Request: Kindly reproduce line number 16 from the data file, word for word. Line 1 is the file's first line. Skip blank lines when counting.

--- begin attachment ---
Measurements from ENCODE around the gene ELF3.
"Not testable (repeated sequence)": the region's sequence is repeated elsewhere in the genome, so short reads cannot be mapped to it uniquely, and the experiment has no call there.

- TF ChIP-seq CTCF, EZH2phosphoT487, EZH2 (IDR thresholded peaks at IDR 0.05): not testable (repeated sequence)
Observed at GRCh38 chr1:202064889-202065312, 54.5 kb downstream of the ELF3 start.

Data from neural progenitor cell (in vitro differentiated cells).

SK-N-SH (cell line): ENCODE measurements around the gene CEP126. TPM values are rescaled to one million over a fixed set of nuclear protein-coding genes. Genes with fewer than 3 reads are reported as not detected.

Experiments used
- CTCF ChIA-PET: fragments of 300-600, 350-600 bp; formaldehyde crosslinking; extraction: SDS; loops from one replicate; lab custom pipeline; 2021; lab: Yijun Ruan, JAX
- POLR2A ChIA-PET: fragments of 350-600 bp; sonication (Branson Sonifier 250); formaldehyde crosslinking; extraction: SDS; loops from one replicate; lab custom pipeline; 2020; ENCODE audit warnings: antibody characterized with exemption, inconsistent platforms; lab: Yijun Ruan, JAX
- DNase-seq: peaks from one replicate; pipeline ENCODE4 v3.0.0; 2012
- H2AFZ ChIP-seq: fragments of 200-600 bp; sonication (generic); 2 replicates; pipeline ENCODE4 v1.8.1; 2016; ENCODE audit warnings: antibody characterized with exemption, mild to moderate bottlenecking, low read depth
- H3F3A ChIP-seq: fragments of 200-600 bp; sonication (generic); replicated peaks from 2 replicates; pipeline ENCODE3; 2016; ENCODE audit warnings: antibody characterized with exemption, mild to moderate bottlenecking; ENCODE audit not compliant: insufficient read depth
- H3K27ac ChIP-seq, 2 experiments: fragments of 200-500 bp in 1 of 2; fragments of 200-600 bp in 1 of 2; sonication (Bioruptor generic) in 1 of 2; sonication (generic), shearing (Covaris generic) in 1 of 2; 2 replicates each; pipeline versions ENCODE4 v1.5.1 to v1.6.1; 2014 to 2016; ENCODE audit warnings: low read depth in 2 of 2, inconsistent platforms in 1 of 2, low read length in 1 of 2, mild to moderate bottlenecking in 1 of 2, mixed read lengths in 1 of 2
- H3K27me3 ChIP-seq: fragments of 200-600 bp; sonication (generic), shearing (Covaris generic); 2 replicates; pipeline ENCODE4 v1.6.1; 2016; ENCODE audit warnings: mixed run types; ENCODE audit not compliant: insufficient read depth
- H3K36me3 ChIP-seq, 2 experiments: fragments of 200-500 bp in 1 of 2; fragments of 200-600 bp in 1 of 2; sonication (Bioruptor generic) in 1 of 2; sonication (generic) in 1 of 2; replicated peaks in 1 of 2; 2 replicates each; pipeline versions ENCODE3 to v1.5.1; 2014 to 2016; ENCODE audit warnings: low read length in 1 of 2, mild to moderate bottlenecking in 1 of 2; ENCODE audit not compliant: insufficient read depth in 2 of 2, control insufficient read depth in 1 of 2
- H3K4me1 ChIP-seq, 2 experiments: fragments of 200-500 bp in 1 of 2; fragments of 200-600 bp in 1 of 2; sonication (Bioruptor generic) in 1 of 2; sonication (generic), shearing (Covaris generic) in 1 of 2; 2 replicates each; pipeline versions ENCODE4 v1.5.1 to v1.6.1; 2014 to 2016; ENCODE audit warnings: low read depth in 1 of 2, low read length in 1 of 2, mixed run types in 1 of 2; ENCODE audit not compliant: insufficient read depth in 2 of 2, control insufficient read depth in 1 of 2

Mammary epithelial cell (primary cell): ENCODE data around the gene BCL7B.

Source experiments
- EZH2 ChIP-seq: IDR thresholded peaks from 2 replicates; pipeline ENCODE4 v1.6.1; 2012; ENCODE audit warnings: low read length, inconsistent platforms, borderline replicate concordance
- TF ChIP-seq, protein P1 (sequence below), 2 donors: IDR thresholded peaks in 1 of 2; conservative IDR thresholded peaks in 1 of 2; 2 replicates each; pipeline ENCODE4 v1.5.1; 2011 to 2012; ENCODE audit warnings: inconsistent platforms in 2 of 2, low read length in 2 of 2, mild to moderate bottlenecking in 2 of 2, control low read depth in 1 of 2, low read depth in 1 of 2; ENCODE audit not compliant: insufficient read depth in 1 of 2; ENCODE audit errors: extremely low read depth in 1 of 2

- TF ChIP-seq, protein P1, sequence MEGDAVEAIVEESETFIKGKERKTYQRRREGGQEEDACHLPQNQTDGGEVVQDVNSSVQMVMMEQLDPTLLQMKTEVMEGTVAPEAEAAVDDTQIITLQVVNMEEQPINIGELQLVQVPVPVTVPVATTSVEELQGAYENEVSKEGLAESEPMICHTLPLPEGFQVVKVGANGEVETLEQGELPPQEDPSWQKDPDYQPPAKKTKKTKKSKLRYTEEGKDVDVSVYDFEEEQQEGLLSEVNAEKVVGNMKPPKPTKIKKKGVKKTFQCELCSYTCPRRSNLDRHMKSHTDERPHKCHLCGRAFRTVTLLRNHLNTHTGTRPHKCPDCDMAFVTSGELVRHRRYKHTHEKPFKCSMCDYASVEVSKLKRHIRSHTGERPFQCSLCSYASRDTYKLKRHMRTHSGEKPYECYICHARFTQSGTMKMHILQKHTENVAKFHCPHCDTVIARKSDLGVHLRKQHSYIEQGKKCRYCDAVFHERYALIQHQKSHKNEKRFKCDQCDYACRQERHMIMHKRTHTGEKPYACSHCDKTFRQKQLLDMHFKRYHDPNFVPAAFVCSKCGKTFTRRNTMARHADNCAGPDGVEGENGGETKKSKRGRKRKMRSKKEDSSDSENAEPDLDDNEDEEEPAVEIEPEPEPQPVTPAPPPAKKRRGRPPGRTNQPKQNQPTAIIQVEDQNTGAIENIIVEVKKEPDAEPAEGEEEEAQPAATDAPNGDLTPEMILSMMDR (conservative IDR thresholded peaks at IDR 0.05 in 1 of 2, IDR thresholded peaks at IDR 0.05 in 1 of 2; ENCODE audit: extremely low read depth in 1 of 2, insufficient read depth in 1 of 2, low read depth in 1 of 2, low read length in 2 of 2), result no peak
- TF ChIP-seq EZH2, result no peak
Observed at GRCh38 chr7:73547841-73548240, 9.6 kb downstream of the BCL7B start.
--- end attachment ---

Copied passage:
- H3K4me1 ChIP-seq, 2 experiments: fragments of 200-500 bp in 1 of 2; fragments of 200-600 bp in 1 of 2; sonication (Bioruptor generic) in 1 of 2; sonication (generic), shearing (Covaris generic) in 1 of 2; 2 replicates each; pipeline versions ENCODE4 v1.5.1 to v1.6.1; 2014 to 2016; ENCODE audit warnings: low read depth in 1 of 2, low read length in 1 of 2, mixed run types in 1 of 2; ENCODE audit not compliant: insufficient read depth in 2 of 2, control insufficient read depth in 1 of 2